By definition, cyber security work from home setups are at least somewhat mobile. Many people, in fact, prefer using laptops over desktops these days because it allows them to work from anywhere rather than be confined in their home offices for months on end. But this increased mobility and convenience creates further dangers.
Not all cyberattacks, after all, involve algorithms and encryptions and networks; some can resort to good ol’ fashion theft to gain entry into your database.
If your employee is working at a coffee shop, for instance, and loses sight of their computer, your company’s network would become instantly vulnerable should the proper protections not be in place.
Mitigation techniques include:
- Automatic locking policies
- Drive encryption
- Proximity locking
Best Practices for Cyber Security Work From Home Setups
Establish Remote Work Security Policy
It’s always been good practice to have a mobile device and remote working policy in place – during the pandemic, it’s virtually essential.
While remote work environment benefits are plentiful (happier employees, work flexibility, productivity boosts, no more traffic!), there are also many threats.
Crafting a comprehensive policy that informs your employees how to keep their devices safe (and enforcing said policy) goes a long way towards alleviating many of those remote work security concerns.
Provide Training for Employees on Remote Work IT Security
Since your employees are the most likely entry point for assailants, it makes sense to have cyber security awareness training disseminated throughout your business. From executives to new employees, they should have a general understanding of:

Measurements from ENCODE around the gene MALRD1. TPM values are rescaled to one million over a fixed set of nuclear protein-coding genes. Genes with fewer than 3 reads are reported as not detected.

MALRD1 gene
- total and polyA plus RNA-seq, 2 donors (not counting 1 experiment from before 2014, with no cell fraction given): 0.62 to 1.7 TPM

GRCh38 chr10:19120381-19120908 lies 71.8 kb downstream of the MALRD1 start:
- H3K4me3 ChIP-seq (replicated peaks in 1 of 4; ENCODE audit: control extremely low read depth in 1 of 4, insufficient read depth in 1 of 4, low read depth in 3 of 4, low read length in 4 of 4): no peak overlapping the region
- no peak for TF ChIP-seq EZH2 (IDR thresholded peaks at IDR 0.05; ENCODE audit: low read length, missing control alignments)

- Email best practices when clicking links and downloading files
- How to keep physical hardware safe from theft
- Password best practices (creation and storage)
- Public network and public wi-fi best practices (i.e. avoid them)
- Software update best practices
- Web surfing best practices
Those are just a few of the remote work security tips that your employees need to be trained up on.
Multi-Factor Identification Supports Remote Work Network Security
You can easily bolster your remote work and network security by instituting multi-factor authentication. These are essentially extra steps to logging in like answering a security question or submitting a code that was sent to your phone. Remote work security best practices demand that multi-factor authentication be standard across the company. This will at the very least make any stolen login and password useless to a hacker.
Business Continuity Planning, Backup, and Disaster Recovery as Necessary Cyber Security for remote Work Contingencies
You can have the most cutting-edge, most robust array of information security for remote work, and you still may be the victim of a cyberattack. But if you take time to form a business continuity plan as well as establish data backups and disaster recovery plans, then you’ll be provided for in any eventuality, ensuring your business’s IT safety.
Work With Fusion Computing for All Your Remote Work and Network Security Needs
For many businesses, they had to go from asking ‘what is a remote work environment’ to becoming experts on the subject in a matter of months.
But you don’t have to face these challenges alone.
Fusion Computing is an industry leader that will provide the latest cyber security monitoring tools and solutions, all from an experienced team of IT and cyber specialists. We will proactively monitor your network and endpoints to detect and resolve security breaches before they can impact your business – even ones that originate from work-from-home setups.
If you want peace of mind that your business is safe from cyberthreats, contact the experts at Fusion Computing today for a FREE cyber security consultation.